Our dentists are dedicated to providing quality dental care to all of our patients regardless of their physical or mental capabilities.
There are many patients described as having special needs, which would include those with autism, developmental disorders, sensory issues, and any physical or behavioural impairment.
Our dentists are trained in comprehensive dental education specific to children and those patients with special needs.
Your child will be given a comprehensive examination to determine specific dental needs.
You may be a part of the process in terms of helping hold their hands and comforting them.
There are extreme circumstances where the examination must be done just prior to treatment while under a determined type of sedation.
If X-rays are required, our staff is fully trained to do these using techniques most comfortable to the patient.
Based on the specific needs of your child, our dentists will offer several options for treatment.
Those include local anesthesia and nitrous oxide, oral conscious sedation, intravenous sedation, or a referral for general anesthesia.
Oral Care for the Special Needs Patient
Brushing and flossing are important preventive steps. Toothbrushing removes food particles and plaque from the surfaces of the teeth. A brush with soft rounded bristles is recommended, as it is less likely to injure the gum tissue. Flossing is the only way to remove plaque and food particles between the teeth and under the gum line.
Assistance may be required depending upon the limitations of the patient. Those who have limited or lack of manual dexterity to brush well on their own will need assistance.
• Enlarge the toothbrush handle with a sponge, rubber ball or bicycle handle grip. Also lengthening the toothbrush with a ruler or wooden tongue depressor helps. Using an electric toothbrush is helpful, as they have a larger handle and bristles of the brush are moving for you.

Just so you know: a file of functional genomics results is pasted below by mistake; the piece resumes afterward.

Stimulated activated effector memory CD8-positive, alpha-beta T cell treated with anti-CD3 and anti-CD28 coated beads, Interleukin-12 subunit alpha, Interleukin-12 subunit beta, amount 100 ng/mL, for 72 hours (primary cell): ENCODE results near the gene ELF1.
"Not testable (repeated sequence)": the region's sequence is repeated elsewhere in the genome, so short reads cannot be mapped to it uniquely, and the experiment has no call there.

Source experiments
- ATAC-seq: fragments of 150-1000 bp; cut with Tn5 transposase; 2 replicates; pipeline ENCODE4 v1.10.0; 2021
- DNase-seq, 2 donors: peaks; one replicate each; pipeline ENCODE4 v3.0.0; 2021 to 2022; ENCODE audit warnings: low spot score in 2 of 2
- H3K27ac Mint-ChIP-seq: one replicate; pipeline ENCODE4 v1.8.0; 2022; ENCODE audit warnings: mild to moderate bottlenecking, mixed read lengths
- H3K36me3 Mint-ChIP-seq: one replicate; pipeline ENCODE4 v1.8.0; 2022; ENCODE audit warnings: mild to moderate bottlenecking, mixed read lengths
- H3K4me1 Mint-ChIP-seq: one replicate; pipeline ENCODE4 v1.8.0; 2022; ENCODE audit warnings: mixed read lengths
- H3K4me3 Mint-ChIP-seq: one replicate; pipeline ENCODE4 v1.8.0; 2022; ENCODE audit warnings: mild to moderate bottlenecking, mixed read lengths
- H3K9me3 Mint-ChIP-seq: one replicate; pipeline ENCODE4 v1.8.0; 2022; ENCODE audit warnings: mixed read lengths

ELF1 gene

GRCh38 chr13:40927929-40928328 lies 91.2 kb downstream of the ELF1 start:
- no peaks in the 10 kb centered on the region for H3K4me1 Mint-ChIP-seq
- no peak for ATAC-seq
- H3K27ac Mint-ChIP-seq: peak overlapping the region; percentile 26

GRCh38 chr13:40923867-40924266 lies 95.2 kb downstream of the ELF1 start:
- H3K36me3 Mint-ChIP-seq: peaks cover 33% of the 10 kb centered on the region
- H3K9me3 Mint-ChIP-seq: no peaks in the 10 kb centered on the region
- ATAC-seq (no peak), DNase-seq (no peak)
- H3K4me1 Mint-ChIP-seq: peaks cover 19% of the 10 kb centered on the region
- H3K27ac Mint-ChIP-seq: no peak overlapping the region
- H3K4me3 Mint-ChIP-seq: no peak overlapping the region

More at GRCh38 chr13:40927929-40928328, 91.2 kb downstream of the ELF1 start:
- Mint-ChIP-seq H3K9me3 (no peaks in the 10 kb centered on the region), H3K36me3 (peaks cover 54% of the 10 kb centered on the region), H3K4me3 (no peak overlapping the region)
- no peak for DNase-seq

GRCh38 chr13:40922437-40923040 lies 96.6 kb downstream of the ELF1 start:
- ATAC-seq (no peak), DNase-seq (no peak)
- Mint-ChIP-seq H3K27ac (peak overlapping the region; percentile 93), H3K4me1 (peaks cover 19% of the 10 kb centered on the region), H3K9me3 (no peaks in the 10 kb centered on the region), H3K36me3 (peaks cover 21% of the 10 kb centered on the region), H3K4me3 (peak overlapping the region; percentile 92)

• Flossing is most easily accomplished with the use of a commercially available floss aid or holder.
• It is not always necessary to use toothpaste if this adds to the anxiety of the patient. It is the mechanical removal of the food and plaque that is most important and can be accomplished with a wet toothbrush.
• Rinse mouth by using a wet gauze or washcloth for those who cannot tolerate swallowing water.
How to Assist with Brushing and Flossing:
When assisting with oral hygiene choose an area that is well lit, like the kitchen. If the child is in a wheelchair, the kitchen is probably the best place.
If your child is uncooperative, approach him in a very calm and reassuring manner, explaining in simple terms what you are going to do. Remember that some children are oversensitive to having anything placed in their mouths, so you must move very slowly as to not startle the child. Give verbal praise and reinforce independent attempts of care.
When assisting with oral hygiene, you may find the most comfortable position is behind the child, while they are laying on the sofa or floor with the head supported, remembering to take special care to prevent them from choking or gagging. Again, using wet gauze in this position minimises the onset of gagging or choking.